At this point, the application is ready to use. But, before it can be run, a virtual host has to be added to NGINX. To do that, create a new file in /etc/nginx/sites-available named weather_station. In that file, add the following configuration.

server {
    listen 80 default_server;
    root /home/pi/raspberrypi-weather-station/public;
    index index.php;

    access_log /var/log/nginx/access.log;
    error_log /var/log/nginx/error.log;

    location / {
        try_files $uri $uri/ /index.php;

    location ~ \.php$ {
        fastcgi_split_path_info ^(.+\.php)(/.+)$;
        fastcgi_pass unix:<<X>>.sock;
        fastcgi_index index.php;
        include fastcgi_params;
        fastcgi_param SCRIPT_FILENAME $document_root$fastcgi_script_name;

The configuration above sets the root directory where the files will be served from /var/www/weather_station/public, the default file to call, index.php. After that, it configures logging, followed by sending all requests to /var/www/weather_station/public/index.php. Any requests ending in .php, which will be every request, except for the stylesheet.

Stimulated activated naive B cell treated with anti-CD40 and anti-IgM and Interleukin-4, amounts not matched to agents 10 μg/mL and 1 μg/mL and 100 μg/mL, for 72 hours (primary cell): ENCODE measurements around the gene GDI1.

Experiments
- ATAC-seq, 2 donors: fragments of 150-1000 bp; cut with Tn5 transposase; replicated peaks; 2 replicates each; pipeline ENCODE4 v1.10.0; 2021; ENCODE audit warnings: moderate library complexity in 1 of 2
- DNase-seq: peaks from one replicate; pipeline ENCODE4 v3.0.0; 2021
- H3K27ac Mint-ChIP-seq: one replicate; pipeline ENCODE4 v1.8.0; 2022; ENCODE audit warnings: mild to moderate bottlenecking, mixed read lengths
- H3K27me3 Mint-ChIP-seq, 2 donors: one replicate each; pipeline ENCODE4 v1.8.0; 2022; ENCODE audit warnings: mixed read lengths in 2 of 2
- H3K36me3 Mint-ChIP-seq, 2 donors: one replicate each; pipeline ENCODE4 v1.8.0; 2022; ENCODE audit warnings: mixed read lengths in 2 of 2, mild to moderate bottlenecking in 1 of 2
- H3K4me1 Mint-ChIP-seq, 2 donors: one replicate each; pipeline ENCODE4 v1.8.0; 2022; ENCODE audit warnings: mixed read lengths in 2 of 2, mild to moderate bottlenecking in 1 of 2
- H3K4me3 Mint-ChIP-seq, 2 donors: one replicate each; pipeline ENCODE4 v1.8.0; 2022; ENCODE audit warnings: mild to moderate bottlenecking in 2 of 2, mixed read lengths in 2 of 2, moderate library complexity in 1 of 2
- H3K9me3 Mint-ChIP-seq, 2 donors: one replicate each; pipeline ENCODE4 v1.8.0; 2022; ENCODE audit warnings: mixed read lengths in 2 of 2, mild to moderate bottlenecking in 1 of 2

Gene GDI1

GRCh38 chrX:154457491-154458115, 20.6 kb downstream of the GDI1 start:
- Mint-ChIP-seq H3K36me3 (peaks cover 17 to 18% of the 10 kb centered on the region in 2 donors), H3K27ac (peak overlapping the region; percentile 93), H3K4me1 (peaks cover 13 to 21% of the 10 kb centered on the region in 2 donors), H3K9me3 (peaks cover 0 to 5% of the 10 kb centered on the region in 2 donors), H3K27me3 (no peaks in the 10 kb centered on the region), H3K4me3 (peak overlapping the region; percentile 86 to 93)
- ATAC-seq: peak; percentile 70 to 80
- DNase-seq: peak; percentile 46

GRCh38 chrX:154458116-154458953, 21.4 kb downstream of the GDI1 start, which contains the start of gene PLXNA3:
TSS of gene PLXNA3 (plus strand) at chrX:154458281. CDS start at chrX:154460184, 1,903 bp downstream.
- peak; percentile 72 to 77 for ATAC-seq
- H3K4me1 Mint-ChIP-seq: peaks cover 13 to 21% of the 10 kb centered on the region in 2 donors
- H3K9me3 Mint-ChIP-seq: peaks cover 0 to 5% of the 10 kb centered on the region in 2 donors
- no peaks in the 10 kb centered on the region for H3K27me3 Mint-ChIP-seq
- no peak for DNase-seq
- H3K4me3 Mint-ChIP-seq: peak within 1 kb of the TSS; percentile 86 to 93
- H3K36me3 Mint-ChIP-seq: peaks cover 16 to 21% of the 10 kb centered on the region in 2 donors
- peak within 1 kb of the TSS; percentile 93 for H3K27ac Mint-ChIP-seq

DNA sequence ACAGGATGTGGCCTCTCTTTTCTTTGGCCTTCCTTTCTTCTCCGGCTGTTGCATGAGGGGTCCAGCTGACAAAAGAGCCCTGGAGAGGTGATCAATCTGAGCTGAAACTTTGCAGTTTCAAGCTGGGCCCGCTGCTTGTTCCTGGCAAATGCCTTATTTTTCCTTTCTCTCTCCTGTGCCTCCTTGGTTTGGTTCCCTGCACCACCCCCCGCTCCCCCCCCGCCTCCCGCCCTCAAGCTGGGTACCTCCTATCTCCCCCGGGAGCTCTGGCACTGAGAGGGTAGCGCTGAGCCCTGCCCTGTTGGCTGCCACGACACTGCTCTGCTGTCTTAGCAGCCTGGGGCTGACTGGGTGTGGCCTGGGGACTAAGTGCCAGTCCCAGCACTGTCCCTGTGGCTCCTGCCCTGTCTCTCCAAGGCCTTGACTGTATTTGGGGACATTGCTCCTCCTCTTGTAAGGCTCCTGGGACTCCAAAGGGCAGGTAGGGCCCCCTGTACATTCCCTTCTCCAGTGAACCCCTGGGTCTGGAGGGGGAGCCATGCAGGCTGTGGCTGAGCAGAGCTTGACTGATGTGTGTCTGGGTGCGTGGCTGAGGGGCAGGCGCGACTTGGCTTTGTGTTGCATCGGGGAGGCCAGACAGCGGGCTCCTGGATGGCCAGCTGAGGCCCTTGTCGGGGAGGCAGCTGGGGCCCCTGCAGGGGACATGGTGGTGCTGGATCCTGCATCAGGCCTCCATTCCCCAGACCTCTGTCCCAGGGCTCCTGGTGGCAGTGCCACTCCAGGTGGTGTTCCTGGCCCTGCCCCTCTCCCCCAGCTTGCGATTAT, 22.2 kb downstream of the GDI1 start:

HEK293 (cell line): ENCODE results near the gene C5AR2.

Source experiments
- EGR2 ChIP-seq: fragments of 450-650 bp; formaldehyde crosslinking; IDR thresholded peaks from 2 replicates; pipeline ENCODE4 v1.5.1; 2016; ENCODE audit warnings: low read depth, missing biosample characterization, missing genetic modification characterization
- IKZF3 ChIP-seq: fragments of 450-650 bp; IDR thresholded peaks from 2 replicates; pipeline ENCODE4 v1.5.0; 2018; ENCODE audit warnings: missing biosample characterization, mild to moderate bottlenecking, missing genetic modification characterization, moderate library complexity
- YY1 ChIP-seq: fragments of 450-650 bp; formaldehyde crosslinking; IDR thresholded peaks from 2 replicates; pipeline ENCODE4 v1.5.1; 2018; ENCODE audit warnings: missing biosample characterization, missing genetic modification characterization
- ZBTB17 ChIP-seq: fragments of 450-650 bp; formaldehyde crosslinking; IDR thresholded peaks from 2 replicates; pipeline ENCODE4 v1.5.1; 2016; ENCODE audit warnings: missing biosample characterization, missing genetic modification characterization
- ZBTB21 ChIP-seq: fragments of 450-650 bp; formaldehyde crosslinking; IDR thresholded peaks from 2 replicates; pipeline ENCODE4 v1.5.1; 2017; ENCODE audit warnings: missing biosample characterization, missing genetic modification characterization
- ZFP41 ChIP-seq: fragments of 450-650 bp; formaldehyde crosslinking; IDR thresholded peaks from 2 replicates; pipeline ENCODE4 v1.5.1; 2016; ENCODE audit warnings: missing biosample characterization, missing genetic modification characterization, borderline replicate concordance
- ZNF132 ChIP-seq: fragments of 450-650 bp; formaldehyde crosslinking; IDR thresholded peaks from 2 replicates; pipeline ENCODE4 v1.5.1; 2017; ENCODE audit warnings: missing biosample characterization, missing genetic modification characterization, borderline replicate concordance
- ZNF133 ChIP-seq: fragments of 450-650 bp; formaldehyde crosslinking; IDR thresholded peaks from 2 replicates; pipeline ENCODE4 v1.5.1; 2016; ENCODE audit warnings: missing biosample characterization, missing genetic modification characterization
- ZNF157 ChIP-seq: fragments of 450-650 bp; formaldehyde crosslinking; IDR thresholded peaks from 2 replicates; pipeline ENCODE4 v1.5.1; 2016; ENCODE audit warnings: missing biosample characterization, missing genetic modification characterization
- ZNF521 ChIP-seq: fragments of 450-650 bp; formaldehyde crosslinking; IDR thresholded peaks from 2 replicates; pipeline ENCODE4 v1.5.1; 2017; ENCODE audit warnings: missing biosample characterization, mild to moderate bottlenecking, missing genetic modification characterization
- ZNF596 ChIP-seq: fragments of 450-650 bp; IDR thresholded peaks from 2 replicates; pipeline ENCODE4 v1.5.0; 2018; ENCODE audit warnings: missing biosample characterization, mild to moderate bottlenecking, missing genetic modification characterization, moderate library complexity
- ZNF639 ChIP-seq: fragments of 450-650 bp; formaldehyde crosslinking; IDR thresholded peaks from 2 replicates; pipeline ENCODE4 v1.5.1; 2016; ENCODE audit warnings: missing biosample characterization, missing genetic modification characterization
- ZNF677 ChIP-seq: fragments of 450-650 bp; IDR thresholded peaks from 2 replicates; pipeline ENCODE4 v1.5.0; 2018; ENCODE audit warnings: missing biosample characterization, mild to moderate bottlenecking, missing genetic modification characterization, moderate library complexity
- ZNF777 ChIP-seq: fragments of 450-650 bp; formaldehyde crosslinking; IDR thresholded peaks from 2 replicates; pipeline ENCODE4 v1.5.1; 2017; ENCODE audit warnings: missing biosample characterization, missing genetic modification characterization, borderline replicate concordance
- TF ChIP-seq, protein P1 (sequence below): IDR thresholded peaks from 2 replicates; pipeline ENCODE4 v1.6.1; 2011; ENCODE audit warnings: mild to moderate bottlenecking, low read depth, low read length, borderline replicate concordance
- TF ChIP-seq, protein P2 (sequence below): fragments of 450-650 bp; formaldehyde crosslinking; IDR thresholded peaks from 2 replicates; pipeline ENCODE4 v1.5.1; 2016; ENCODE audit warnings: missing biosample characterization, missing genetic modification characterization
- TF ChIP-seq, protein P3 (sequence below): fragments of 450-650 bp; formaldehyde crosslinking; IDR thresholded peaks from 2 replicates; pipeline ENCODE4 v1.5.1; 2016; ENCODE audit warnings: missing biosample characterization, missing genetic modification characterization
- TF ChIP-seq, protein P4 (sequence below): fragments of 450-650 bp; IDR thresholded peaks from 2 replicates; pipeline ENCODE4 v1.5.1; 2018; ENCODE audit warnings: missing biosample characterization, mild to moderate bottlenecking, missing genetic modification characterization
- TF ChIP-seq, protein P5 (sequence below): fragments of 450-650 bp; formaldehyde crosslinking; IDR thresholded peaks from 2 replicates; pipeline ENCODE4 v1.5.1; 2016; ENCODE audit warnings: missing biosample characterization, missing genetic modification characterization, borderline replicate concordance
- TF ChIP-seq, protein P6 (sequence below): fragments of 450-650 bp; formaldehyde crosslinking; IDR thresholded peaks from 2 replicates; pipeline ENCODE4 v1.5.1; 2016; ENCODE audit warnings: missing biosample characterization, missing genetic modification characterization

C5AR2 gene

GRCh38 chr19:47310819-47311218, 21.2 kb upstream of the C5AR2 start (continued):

Next, you have to enable the configuration. To do that, run the command below.

sudo rm /etc/nginx/sites-enabled/default
sudo ln -s /etc/nginx/sites-enabled/weather_station /etc/nginx/sites-enabled/default
sudo systemctl restart nginx

Test the weather station

Now that everything's complete, it's time to test the application. To do that, open http://<<Raspberry Pi IP Address>> in your browser of choice, replacing the placeholder with the IP address of your Raspberry Pi.

When loaded, you should see the page render similar to the screenshot below.

DIY weather station PHP app

That's how to build your own weather station with PHP, Python and a Raspberry Pi

Admittedly, it's pretty humble in appearance and functionality, but with time it will become a lot fuller featured. What's more, it didn't cost much to create. I hope that it whets your appetite for what you can make using a Raspberry Pi.

In the next part in the series, you'll learn how to send a daily summary via both SMS and email using Twilio and SendGrid.